Panelists: Robert A. Figlin, MD, Cedars-Sinai Medical Center; Thai H. Ho, MD, PhD, Mayo Clinic Arizona; Martin H. Voss, MD, Memorial Sloan Kettering Cancer Center; Michael B. Atkins, MD, Georgetown Lombardi Comprehensive Cancer Center; Sandy Srinivas, MD, Stanford University Medical Center
Robert A. Figlin, MD: We’ve offered patients frontline therapy. We’ve made our best decision about what that should be. We’ve tried to optimize the approach, the treatment, the duration of treatment, and the management. How do you use all of that information? Do you use all of that information when thinking about a situation where now the patient is clearly progressing?
Using Martin’s words—new sites of disease, symptomatic, clearly needing a change in therapy—clinical trials are obviously one option. But do you use information about their response in the frontline setting to guide what you do in the second-line setting? And, if so, how do you think about that?
Thai H. Ho, MD, PhD: If you look at some of the METEOR subgroup analyses, where the drug cabozantinib was compared against everolimus, the patients that tended to benefit from cabozantinib had visceral metastases—they had bone metastases. For a patient who has a large explosion of disease, bone metastases, I tend to reach for cabozantinib because I think that there may be some opportunity to shrink disease or stabilize the disease. Whereas, for patients who may be intrinsically resistant to VEGF, maybe they lasted on VEGF for just 3 months, I’m more inclined to pick immunotherapy.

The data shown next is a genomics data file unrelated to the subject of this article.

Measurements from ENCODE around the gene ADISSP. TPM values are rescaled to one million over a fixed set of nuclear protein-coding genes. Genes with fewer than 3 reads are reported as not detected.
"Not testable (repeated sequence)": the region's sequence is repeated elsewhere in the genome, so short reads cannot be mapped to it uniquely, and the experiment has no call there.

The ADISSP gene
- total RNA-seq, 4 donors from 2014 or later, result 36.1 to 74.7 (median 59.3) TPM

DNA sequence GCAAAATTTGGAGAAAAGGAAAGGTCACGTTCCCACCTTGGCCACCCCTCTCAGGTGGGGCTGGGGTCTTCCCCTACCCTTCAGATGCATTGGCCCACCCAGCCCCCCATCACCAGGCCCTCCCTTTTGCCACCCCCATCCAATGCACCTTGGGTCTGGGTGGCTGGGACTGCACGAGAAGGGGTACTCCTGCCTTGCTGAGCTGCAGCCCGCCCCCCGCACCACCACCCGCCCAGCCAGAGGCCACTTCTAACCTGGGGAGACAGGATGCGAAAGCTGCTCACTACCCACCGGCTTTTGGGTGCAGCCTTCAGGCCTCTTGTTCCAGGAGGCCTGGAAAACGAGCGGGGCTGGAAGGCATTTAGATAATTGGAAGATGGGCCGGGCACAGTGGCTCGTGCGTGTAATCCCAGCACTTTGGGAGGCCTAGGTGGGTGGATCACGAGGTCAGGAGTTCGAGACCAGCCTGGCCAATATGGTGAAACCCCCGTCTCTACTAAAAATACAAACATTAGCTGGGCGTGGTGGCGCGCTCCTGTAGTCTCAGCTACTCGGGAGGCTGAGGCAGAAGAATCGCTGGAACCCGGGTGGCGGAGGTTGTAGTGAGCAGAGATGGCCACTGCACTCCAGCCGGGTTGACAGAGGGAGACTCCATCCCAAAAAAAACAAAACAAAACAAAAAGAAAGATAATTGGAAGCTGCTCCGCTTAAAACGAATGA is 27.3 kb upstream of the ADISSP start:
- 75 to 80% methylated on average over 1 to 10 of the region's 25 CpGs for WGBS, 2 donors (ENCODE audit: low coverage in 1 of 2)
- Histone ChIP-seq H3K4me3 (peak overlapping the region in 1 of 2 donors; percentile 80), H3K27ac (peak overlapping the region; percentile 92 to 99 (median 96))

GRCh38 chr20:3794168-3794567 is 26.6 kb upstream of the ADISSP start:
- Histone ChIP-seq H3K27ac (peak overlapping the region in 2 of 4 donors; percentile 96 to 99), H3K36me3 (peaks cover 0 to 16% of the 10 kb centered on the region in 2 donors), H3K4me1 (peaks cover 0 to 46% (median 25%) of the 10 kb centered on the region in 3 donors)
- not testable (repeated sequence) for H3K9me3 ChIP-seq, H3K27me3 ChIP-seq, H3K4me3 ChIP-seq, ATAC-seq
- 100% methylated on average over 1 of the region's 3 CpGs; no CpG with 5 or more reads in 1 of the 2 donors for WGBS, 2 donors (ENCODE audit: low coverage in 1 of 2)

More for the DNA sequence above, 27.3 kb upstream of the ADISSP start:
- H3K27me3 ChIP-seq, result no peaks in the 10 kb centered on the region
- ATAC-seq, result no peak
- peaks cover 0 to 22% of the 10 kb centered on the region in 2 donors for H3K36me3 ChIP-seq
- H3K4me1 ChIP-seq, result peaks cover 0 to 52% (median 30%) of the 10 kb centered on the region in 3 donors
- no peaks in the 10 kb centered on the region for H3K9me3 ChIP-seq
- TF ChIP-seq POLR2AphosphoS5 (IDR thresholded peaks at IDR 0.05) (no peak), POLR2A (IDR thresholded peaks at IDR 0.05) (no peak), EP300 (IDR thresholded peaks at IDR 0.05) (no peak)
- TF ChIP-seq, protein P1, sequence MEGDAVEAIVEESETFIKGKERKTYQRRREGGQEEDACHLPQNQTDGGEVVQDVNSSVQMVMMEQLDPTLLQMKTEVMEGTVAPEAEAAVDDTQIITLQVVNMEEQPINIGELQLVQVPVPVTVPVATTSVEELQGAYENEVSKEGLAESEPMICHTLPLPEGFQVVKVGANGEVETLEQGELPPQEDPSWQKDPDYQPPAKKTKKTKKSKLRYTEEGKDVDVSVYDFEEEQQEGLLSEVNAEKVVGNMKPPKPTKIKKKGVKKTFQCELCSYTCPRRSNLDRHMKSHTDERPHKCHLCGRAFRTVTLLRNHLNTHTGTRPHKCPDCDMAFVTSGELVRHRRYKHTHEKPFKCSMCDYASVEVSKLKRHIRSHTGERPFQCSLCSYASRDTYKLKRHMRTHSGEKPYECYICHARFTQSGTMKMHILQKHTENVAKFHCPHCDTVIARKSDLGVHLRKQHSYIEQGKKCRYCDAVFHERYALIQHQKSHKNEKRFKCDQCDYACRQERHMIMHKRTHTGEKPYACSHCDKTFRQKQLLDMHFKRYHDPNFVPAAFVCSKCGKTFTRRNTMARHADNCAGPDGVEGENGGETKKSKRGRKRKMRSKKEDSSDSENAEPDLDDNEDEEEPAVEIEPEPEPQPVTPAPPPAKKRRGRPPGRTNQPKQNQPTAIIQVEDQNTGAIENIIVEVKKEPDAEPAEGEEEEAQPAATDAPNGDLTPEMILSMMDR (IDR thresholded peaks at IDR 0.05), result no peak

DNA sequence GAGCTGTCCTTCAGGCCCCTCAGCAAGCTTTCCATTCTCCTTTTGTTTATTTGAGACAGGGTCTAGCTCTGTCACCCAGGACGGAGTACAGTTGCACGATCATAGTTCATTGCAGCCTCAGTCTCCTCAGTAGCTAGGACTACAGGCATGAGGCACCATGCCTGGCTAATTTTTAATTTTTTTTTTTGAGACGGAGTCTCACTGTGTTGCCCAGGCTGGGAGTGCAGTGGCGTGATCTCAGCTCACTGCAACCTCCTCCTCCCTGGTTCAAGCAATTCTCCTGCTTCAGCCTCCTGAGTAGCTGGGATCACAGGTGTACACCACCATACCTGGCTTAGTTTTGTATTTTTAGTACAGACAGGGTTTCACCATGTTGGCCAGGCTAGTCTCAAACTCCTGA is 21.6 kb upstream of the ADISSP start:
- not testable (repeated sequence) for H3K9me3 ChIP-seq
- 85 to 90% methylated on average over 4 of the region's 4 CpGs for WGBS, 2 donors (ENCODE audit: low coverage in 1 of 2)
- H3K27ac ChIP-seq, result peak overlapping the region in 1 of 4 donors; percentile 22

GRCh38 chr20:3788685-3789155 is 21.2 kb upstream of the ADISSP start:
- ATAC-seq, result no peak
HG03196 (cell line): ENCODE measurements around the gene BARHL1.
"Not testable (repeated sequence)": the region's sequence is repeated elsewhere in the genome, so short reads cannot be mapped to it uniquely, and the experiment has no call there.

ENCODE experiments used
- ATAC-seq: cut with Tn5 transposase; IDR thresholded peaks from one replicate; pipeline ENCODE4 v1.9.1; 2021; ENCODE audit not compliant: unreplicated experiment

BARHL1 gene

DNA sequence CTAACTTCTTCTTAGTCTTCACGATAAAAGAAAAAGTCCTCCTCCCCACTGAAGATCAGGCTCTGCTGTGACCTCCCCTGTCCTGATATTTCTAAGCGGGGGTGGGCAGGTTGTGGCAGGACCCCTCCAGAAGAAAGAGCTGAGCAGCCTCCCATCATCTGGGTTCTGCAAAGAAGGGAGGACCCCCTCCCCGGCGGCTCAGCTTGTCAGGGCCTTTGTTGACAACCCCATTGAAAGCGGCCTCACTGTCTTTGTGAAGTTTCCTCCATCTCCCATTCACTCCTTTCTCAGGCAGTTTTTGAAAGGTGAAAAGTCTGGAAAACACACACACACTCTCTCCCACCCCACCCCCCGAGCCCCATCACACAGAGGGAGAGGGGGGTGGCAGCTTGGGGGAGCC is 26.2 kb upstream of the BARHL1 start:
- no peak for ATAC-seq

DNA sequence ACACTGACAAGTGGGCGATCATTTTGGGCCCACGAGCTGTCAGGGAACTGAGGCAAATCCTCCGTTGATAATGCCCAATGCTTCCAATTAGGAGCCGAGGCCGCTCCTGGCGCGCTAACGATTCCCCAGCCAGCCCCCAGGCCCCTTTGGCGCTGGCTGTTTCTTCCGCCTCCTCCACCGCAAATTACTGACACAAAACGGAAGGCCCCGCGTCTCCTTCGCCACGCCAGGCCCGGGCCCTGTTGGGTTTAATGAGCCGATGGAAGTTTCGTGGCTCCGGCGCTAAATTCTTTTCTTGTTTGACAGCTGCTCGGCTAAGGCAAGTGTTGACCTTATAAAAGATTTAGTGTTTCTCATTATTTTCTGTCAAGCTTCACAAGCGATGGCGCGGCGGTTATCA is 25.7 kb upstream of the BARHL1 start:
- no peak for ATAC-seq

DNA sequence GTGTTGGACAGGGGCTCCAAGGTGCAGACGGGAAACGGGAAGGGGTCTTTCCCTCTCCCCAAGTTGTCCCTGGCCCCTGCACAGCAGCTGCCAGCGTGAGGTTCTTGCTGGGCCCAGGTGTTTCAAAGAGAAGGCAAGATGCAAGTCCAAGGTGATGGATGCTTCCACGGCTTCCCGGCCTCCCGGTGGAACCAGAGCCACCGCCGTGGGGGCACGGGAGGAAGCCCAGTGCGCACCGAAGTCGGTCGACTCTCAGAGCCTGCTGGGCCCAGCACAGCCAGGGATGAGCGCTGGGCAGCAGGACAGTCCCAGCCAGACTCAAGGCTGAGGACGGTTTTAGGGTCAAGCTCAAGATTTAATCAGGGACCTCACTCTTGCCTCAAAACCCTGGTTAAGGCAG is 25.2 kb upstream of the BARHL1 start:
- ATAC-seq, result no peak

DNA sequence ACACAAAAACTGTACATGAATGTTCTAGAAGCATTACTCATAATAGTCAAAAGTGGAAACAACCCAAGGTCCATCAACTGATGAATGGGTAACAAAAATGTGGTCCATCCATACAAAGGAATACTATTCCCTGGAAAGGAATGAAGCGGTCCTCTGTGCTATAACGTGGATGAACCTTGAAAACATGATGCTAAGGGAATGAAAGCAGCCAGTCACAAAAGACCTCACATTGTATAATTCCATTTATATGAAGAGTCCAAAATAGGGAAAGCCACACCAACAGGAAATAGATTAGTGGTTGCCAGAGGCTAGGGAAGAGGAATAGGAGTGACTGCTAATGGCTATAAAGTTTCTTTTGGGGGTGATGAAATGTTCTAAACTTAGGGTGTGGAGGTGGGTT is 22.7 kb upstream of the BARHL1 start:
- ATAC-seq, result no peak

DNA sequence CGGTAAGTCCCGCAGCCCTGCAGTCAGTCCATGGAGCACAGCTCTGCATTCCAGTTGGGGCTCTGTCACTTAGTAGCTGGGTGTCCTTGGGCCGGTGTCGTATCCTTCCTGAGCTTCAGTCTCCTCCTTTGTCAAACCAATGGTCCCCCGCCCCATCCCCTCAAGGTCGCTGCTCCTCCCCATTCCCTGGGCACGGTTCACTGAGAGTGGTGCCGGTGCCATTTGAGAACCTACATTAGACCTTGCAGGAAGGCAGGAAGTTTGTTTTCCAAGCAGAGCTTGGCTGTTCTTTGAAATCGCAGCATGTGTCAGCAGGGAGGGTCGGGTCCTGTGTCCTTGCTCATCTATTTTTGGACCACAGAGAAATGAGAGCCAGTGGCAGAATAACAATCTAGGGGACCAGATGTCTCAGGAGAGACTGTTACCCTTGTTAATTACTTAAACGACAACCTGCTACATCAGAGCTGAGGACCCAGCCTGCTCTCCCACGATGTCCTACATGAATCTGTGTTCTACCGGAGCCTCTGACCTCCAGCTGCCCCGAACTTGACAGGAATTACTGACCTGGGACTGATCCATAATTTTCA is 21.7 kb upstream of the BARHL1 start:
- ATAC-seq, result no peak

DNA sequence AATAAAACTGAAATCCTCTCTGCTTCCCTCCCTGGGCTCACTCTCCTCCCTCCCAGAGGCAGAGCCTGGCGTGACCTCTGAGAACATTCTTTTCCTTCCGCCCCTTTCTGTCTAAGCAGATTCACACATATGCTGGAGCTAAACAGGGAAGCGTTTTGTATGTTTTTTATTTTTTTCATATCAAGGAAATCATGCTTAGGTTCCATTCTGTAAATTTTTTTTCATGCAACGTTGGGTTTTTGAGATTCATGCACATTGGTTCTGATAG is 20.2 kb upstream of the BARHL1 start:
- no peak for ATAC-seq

Robert A. Figlin, MD: Martin, this is going to be the hardest part of our conversation. It’s hard because we have a burgeoning amount of data, but not the perfect data. In the second-line setting, we have a series of trials with agents like cabozantinib, nivolumab, lenvatinib, and everolimus, as well as axitinib, which is an older agent in that space. Some of them have been compared to sorafenib, and others have been compared to an mTOR. Many of them demonstrate overall survival benefits—some of them without progression-free survival benefits, and others with a higher objective response rate. So, we have a very mixed bag of drugs in a very important disease state without fair ways to compare them to each other. How do you navigate through that space?
Martin H. Voss, MD: It’s challenging. It’s very confusing to treating investigators that are not constantly looking at kidney cancer patients. Mike has mentioned, a couple times now, that the newer agents appear to be more effective than what we’ve used for some time, and I would agree with that sentiment. Although these are novel TKIs—and there was at some time a sense, in the field, that doing more and more and more TKI therapy wasn’t going to get us anywhere—I think we all get the sense that these newer VEGF-targeted agents that co-inhibit other molecular targets, that are likely driving acquired resistance to TKI therapy with the older drugs, do have stronger efficacy. We always discourage cross-trial comparison, but we do it all the time because, what else can one do when trying to make a decision between medications?
In the second-line setting, the first decision one has to make is whether you continue a VEGF-targeted therapy, or a molecular-targeted therapy, versus an immuno-oncology approach. I think one of the most useful pieces of information that I get out of treatment with a first-line therapy before making that decision is how the patient tolerated that treatment. It’s very helpful to see whether a patient had a really rough time on first-line TKI therapy, especially considering the toxicity profile for the newer agents that are, in my mind, more effective than some of the traditional TKIs that we’ve had for a long time.